Nobody cried for Harry Gleeson
A farmhand fitted up for murder 75 years ago is to be given a pardon. John Waters, who has been working on a film based on the case, feels he has travelled a fateful road with the wronged man
I have spent many hours over the past 17 years in the company of a man called Harry Gleeson. Lately he's been in the news, his faded, waistcoated image featuring alongside newspaper reports - like one of those grainy album photographs of long-dead relatives, gawky innocents standing smilingly in their good suits as though from the mists of time. Gleeson is about to be granted the State's first ever posthumous pardon, on foot of his conviction and execution in early 1941 for a murder he did not commit.
It was Gleeson who discovered Moll McCarthy's body, on a November morning in 1940, when he was out walking his dogs close to the farm near New Inn, Tipperary, owned by his uncle John Caesar, for whom he worked as a farmhand. McCarthy had been shot twice in the face. Gleeson reported the discovery to gardai, but soon emerged as their chief suspect. Moll was the mother of six children, all reputedly fathered by different men from the locality. It would be suggested at Gleeson's trial that he was the father of her last child, born just six months before her murder.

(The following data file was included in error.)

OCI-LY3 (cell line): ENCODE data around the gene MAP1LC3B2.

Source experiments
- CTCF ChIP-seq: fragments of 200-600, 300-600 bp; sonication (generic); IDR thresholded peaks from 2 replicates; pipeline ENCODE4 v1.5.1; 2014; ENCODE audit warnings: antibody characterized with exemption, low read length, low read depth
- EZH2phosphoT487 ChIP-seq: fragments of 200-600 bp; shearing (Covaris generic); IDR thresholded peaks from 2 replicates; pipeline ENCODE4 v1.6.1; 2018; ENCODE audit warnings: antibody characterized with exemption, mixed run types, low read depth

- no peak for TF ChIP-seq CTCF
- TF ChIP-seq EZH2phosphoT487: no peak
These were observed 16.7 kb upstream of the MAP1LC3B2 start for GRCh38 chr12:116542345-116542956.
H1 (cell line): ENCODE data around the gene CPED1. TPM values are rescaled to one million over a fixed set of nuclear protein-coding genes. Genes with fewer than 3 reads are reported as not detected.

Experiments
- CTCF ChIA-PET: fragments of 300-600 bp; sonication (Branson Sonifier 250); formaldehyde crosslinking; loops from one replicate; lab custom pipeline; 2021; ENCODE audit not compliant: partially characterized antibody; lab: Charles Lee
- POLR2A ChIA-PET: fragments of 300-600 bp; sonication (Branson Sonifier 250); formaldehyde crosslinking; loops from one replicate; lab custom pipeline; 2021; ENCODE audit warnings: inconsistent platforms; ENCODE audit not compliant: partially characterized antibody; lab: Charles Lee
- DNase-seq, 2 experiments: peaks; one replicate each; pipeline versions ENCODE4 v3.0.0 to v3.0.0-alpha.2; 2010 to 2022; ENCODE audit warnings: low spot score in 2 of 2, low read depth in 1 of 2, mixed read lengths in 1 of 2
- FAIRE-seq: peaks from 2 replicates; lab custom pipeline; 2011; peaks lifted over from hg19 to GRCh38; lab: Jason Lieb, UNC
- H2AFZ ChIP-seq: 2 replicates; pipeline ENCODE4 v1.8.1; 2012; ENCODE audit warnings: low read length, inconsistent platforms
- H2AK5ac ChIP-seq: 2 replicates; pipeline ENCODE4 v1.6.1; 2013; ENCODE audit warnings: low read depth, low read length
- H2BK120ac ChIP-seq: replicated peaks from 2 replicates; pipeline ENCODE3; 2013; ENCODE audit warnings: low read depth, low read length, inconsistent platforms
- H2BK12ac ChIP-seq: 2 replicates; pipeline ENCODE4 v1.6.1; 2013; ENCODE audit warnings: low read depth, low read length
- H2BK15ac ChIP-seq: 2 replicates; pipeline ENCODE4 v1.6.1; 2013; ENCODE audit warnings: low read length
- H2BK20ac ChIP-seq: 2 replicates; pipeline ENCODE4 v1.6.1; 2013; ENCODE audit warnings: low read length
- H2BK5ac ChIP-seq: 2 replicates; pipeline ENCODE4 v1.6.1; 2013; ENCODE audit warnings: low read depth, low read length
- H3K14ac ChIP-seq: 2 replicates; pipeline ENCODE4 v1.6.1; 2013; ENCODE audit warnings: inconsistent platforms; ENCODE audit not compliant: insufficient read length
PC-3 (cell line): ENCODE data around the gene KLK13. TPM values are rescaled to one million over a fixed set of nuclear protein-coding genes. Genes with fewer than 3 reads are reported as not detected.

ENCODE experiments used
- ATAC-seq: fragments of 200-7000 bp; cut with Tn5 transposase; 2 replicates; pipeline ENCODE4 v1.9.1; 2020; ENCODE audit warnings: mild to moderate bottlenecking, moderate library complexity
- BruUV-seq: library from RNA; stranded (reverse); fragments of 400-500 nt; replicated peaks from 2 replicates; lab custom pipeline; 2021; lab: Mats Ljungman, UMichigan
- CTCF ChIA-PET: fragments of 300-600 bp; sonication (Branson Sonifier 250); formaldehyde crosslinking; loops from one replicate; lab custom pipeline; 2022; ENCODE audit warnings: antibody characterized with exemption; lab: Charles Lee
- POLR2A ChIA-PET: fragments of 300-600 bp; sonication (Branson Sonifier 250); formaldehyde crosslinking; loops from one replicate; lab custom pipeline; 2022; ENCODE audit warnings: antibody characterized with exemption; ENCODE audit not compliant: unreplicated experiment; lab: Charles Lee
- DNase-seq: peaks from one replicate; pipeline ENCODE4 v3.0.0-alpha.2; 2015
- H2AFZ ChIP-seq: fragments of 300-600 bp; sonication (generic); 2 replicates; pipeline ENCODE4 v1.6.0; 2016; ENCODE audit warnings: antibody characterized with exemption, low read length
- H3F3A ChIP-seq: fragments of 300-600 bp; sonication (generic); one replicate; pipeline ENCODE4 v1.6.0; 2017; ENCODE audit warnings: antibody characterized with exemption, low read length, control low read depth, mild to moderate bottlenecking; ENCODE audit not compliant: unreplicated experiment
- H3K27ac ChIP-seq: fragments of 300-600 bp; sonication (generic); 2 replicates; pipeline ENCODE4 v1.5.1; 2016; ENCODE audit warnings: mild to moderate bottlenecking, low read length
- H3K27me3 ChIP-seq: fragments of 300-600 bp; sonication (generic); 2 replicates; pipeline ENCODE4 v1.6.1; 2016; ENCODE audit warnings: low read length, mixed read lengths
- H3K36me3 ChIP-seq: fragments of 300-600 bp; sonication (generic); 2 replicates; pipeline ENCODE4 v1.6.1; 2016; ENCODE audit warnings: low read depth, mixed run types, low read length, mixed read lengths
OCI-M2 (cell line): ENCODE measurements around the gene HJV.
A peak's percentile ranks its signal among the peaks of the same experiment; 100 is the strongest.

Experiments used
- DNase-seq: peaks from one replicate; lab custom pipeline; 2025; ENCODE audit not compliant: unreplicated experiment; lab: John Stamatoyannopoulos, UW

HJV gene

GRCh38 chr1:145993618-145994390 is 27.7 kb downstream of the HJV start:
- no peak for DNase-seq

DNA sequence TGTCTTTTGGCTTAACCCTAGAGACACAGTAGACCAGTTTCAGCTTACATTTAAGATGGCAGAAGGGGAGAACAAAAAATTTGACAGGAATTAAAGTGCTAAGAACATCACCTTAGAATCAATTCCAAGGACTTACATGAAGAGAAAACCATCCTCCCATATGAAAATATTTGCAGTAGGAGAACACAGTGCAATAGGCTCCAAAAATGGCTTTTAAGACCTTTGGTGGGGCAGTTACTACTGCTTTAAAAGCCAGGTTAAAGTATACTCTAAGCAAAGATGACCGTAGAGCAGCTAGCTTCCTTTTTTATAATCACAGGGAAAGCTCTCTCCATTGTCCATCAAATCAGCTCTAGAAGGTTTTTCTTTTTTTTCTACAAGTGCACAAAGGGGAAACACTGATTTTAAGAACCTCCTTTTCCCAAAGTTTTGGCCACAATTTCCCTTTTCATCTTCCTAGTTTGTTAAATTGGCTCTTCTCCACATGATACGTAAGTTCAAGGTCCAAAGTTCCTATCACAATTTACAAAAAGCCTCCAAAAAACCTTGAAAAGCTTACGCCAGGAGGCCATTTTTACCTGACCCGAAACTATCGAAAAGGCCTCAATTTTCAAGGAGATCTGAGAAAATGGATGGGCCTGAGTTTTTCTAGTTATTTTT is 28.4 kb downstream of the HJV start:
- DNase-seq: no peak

From this implication, the prosecution's case took a predictable line, insinuating that Gleeson, having expectations of inheriting his uncle's farm, killed McCarthy to prevent the truth coming out. The circumstances in which Moll and her children lived were primitive and challenging, and it was said that she had a number of ongoing liaisons with powerful local men who helped her financially. She had been denounced more than once from the pulpit of the local church and burned out of her house by angry neighbours.